The same thing was revealed by Evi Mariani, managing editor of the daily English newspaper, The Jakarta Post. According to him, the main problem of the lack of presence of women at the top of mass media leadership has been due to stereotypes that were born from the womb of a patriarchal culture. Starting from the oblique assumption that women are unable to carry out their duties, cannot manage time between domestic affairs and work, to the general opinion that women cannot come home at night.

“When the world of work doesn't understand that, women can suffer mental attacks. Finally they couldn't make a sound. Because of this burden, women do not develop, "said Evi after a limited discussion entitled"Media for Women 2020"Which was held by the Nusantara Media Development Association (PPMN) and Free Press Unlimited (FPU), Friday, March 6, 2020.

Apart from limited discussions, PPMN will also hold a general campaign for gender justice in the mass media while watching a film by Luviana, More Than Work on Wednesday, March 11, 2020. The general discussion which was held in the Multimedia Theater room, Unika Atmajaya, Jakarta was also attended by Desi Anwar, Board of News Director CNN Indonesia TV and Ninuk Pambudy, Chief Editor of the KOMPAS Daily.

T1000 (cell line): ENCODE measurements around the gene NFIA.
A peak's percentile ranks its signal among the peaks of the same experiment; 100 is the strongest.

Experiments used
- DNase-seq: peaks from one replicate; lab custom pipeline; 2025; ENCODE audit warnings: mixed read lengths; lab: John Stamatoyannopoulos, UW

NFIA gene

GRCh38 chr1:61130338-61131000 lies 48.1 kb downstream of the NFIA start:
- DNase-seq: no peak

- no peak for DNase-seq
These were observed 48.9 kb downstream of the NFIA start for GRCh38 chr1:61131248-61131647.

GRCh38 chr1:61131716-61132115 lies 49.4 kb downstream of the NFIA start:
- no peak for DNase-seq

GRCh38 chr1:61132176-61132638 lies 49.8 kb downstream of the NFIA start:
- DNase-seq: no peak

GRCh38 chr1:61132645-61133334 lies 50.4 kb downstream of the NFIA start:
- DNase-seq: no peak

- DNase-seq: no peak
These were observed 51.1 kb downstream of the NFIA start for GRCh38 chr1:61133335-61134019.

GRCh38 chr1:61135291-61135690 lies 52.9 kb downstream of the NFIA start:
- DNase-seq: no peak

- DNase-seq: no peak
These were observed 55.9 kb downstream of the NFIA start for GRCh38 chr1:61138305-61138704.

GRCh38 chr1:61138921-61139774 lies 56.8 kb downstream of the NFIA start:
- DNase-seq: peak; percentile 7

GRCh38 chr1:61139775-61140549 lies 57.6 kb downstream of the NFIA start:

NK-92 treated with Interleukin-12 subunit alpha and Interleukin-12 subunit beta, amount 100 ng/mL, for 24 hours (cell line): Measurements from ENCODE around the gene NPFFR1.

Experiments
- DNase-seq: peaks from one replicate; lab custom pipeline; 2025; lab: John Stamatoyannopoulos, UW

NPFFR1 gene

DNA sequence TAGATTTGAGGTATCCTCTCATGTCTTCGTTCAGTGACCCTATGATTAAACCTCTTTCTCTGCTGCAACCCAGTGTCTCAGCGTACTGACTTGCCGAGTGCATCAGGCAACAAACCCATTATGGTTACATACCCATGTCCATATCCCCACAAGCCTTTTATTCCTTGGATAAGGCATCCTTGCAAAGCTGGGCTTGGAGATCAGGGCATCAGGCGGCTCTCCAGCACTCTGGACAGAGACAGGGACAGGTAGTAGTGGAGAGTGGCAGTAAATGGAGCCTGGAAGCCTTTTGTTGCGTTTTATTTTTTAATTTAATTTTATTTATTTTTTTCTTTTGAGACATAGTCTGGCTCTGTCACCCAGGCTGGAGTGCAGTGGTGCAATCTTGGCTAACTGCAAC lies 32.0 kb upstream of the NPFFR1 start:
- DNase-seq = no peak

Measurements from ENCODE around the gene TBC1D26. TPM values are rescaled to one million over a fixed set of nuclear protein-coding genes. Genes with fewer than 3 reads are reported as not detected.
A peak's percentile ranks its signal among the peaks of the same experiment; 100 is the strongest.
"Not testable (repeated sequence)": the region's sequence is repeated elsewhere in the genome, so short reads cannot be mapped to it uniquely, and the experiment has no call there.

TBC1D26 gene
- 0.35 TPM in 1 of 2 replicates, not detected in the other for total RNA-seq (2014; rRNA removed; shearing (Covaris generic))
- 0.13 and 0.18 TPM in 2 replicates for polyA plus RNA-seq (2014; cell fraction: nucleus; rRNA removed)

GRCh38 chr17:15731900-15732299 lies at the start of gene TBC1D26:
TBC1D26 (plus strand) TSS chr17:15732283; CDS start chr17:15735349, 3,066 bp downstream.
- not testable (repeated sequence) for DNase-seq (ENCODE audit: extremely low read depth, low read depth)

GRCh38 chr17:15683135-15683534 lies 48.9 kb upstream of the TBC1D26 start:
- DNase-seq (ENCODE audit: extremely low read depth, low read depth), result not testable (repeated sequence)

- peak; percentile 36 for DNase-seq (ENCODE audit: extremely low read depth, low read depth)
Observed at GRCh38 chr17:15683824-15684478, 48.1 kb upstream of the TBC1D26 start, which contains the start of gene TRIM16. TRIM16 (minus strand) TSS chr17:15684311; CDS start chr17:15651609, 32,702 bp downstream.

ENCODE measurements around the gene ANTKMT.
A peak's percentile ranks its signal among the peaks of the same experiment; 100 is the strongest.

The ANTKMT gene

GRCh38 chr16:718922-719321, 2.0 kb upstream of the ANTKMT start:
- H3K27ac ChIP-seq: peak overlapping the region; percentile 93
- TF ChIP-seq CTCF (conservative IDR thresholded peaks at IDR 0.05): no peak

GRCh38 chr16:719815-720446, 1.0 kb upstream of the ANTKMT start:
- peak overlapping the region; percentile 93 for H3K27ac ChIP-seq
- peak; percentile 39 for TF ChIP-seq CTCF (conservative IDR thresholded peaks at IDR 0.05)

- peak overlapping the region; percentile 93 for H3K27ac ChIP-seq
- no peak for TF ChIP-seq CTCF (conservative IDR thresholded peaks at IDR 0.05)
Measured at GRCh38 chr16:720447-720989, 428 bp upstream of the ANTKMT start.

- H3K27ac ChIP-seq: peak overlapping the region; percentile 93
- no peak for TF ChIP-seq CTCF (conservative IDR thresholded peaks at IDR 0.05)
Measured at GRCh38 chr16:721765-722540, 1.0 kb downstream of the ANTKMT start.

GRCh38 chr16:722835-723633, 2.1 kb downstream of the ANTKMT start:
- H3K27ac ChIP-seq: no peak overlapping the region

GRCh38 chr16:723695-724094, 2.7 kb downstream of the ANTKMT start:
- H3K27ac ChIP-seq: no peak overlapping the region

"We want the role and leadership of women in the media to be more widely opened in order to strengthen the role of the media in promoting gender justice," said Eni Mulia, PPMN Executive Director to Jaring.id.

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This activity is part of a series of global campaigns entitled #EachforEqual on International Women's Day (International Women's Day) which falls on this day, Sunday, March 8, 2020. “An equal world is a world that makes it possible to do anything. Equality is not only an issue for women, but also an economic issue. Gender equality is very important for economic and community development. A world that is gender equal can be healthier, richer and more harmonious, ”he was quoted from the website internationalwomensday.com.

In Indonesia, according to the Chairperson of the Gender Division of the Indonesian Independent Journalists Alliance (AJI), Endah Lismartini, women's representation in the mass media is still low. The results of research conducted by the Tempo Institute and the Tempo Data and Analysis Center (PDAT) show that of the 22,900 sources quoted by the media, only 11 percent or 2,525 of them were women. The research is based on observations of news stories outside the entertainment section in seven print media and three online media from 6 August to 6 September 2018. Meanwhile, UNESCO research in the same year revealed that of all issues discussed by the mass media, only 10 percent of the published women's issues. Meanwhile, the composition of female sources is not more than 20 percent.